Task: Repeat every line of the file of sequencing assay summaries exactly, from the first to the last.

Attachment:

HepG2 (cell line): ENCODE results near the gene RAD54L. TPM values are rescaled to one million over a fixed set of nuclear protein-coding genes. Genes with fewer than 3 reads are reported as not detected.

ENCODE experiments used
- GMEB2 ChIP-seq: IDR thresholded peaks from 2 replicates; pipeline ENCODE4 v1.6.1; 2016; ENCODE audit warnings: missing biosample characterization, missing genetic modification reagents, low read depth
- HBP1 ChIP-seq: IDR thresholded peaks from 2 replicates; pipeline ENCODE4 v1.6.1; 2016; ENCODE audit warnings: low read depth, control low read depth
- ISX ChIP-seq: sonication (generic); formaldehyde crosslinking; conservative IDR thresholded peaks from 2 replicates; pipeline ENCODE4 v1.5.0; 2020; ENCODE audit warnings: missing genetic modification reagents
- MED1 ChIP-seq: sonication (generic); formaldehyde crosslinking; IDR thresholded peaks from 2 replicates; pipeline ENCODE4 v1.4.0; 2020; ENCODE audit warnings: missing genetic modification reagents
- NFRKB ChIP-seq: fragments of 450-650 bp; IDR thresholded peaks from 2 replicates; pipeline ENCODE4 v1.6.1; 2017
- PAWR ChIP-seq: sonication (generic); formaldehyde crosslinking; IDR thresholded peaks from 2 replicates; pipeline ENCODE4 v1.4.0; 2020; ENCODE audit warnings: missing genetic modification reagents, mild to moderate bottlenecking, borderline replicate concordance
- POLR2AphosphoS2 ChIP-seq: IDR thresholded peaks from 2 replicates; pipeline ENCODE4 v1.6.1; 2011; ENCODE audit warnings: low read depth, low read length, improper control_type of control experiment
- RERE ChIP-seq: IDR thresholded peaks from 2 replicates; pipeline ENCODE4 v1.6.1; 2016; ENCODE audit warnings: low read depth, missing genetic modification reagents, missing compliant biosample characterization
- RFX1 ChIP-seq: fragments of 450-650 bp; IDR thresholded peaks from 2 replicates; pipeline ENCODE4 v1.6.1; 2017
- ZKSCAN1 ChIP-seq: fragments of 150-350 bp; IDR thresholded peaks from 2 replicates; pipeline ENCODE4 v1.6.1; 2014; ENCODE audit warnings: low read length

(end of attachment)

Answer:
HepG2 (cell line): ENCODE results near the gene RAD54L. TPM values are rescaled to one million over a fixed set of nuclear protein-coding genes. Genes with fewer than 3 reads are reported as not detected.

ENCODE experiments used
- GMEB2 ChIP-seq: IDR thresholded peaks from 2 replicates; pipeline ENCODE4 v1.6.1; 2016; ENCODE audit warnings: missing biosample characterization, missing genetic modification reagents, low read depth
- HBP1 ChIP-seq: IDR thresholded peaks from 2 replicates; pipeline ENCODE4 v1.6.1; 2016; ENCODE audit warnings: low read depth, control low read depth
- ISX ChIP-seq: sonication (generic); formaldehyde crosslinking; conservative IDR thresholded peaks from 2 replicates; pipeline ENCODE4 v1.5.0; 2020; ENCODE audit warnings: missing genetic modification reagents
- MED1 ChIP-seq: sonication (generic); formaldehyde crosslinking; IDR thresholded peaks from 2 replicates; pipeline ENCODE4 v1.4.0; 2020; ENCODE audit warnings: missing genetic modification reagents
- NFRKB ChIP-seq: fragments of 450-650 bp; IDR thresholded peaks from 2 replicates; pipeline ENCODE4 v1.6.1; 2017
- PAWR ChIP-seq: sonication (generic); formaldehyde crosslinking; IDR thresholded peaks from 2 replicates; pipeline ENCODE4 v1.4.0; 2020; ENCODE audit warnings: missing genetic modification reagents, mild to moderate bottlenecking, borderline replicate concordance
- POLR2AphosphoS2 ChIP-seq: IDR thresholded peaks from 2 replicates; pipeline ENCODE4 v1.6.1; 2011; ENCODE audit warnings: low read depth, low read length, improper control_type of control experiment
- RERE ChIP-seq: IDR thresholded peaks from 2 replicates; pipeline ENCODE4 v1.6.1; 2016; ENCODE audit warnings: low read depth, missing genetic modification reagents, missing compliant biosample characterization
- RFX1 ChIP-seq: fragments of 450-650 bp; IDR thresholded peaks from 2 replicates; pipeline ENCODE4 v1.6.1; 2017
- ZKSCAN1 ChIP-seq: fragments of 150-350 bp; IDR thresholded peaks from 2 replicates; pipeline ENCODE4 v1.6.1; 2014; ENCODE audit warnings: low read length